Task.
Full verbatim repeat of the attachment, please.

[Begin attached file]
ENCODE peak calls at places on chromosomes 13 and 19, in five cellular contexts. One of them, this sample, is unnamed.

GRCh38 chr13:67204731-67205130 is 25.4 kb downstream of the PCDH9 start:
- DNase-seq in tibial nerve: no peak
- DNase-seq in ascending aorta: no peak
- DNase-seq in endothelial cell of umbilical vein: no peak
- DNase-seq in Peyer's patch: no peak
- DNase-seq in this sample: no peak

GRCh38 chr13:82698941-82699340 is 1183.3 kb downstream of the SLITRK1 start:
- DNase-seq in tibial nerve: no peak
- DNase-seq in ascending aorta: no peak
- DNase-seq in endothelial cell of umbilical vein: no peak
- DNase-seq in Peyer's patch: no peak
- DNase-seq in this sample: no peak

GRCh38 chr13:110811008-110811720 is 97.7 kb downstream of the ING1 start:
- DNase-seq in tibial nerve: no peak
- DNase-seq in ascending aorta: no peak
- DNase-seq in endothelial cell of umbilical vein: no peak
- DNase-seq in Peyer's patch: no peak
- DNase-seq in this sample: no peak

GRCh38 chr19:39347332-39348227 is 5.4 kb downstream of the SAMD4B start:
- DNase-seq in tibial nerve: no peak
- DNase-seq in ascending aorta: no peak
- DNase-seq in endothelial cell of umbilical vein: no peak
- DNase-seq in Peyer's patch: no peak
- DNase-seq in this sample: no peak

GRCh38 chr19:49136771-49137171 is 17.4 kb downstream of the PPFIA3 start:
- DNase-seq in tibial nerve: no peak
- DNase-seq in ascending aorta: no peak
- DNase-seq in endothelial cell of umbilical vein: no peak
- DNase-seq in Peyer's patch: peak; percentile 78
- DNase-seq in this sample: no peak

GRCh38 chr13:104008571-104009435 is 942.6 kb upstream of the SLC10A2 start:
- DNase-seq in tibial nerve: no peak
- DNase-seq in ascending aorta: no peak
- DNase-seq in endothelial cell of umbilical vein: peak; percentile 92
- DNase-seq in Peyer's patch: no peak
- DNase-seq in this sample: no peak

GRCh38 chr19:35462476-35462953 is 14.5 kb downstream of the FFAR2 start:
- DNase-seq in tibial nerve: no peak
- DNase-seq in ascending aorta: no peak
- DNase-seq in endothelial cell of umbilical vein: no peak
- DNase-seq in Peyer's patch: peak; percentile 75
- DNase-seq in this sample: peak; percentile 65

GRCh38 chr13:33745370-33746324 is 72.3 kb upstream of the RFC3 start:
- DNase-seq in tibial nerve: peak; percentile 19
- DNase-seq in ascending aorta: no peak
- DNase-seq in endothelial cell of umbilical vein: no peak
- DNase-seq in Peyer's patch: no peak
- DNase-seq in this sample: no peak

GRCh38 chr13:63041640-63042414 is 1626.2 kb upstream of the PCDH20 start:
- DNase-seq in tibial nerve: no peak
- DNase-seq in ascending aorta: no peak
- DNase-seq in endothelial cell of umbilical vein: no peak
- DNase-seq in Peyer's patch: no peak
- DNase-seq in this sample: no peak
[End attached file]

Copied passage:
ENCODE peak calls at places on chromosomes 13 and 19, in five cellular contexts. One of them, this sample, is unnamed.

GRCh38 chr13:67204731-67205130 is 25.4 kb downstream of the PCDH9 start:
- DNase-seq in tibial nerve: no peak
- DNase-seq in ascending aorta: no peak
- DNase-seq in endothelial cell of umbilical vein: no peak
- DNase-seq in Peyer's patch: no peak
- DNase-seq in this sample: no peak

GRCh38 chr13:82698941-82699340 is 1183.3 kb downstream of the SLITRK1 start:
- DNase-seq in tibial nerve: no peak
- DNase-seq in ascending aorta: no peak
- DNase-seq in endothelial cell of umbilical vein: no peak
- DNase-seq in Peyer's patch: no peak
- DNase-seq in this sample: no peak

GRCh38 chr13:110811008-110811720 is 97.7 kb downstream of the ING1 start:
- DNase-seq in tibial nerve: no peak
- DNase-seq in ascending aorta: no peak
- DNase-seq in endothelial cell of umbilical vein: no peak
- DNase-seq in Peyer's patch: no peak
- DNase-seq in this sample: no peak

GRCh38 chr19:39347332-39348227 is 5.4 kb downstream of the SAMD4B start:
- DNase-seq in tibial nerve: no peak
- DNase-seq in ascending aorta: no peak
- DNase-seq in endothelial cell of umbilical vein: no peak
- DNase-seq in Peyer's patch: no peak
- DNase-seq in this sample: no peak

GRCh38 chr19:49136771-49137171 is 17.4 kb downstream of the PPFIA3 start:
- DNase-seq in tibial nerve: no peak
- DNase-seq in ascending aorta: no peak
- DNase-seq in endothelial cell of umbilical vein: no peak
- DNase-seq in Peyer's patch: peak; percentile 78
- DNase-seq in this sample: no peak

GRCh38 chr13:104008571-104009435 is 942.6 kb upstream of the SLC10A2 start:
- DNase-seq in tibial nerve: no peak
- DNase-seq in ascending aorta: no peak
- DNase-seq in endothelial cell of umbilical vein: peak; percentile 92
- DNase-seq in Peyer's patch: no peak
- DNase-seq in this sample: no peak

GRCh38 chr19:35462476-35462953 is 14.5 kb downstream of the FFAR2 start:
- DNase-seq in tibial nerve: no peak
- DNase-seq in ascending aorta: no peak
- DNase-seq in endothelial cell of umbilical vein: no peak
- DNase-seq in Peyer's patch: peak; percentile 75
- DNase-seq in this sample: peak; percentile 65

GRCh38 chr13:33745370-33746324 is 72.3 kb upstream of the RFC3 start:
- DNase-seq in tibial nerve: peak; percentile 19
- DNase-seq in ascending aorta: no peak
- DNase-seq in endothelial cell of umbilical vein: no peak
- DNase-seq in Peyer's patch: no peak
- DNase-seq in this sample: no peak

GRCh38 chr13:63041640-63042414 is 1626.2 kb upstream of the PCDH20 start:
- DNase-seq in tibial nerve: no peak
- DNase-seq in ascending aorta: no peak
- DNase-seq in endothelial cell of umbilical vein: no peak
- DNase-seq in Peyer's patch: no peak
- DNase-seq in this sample: no peak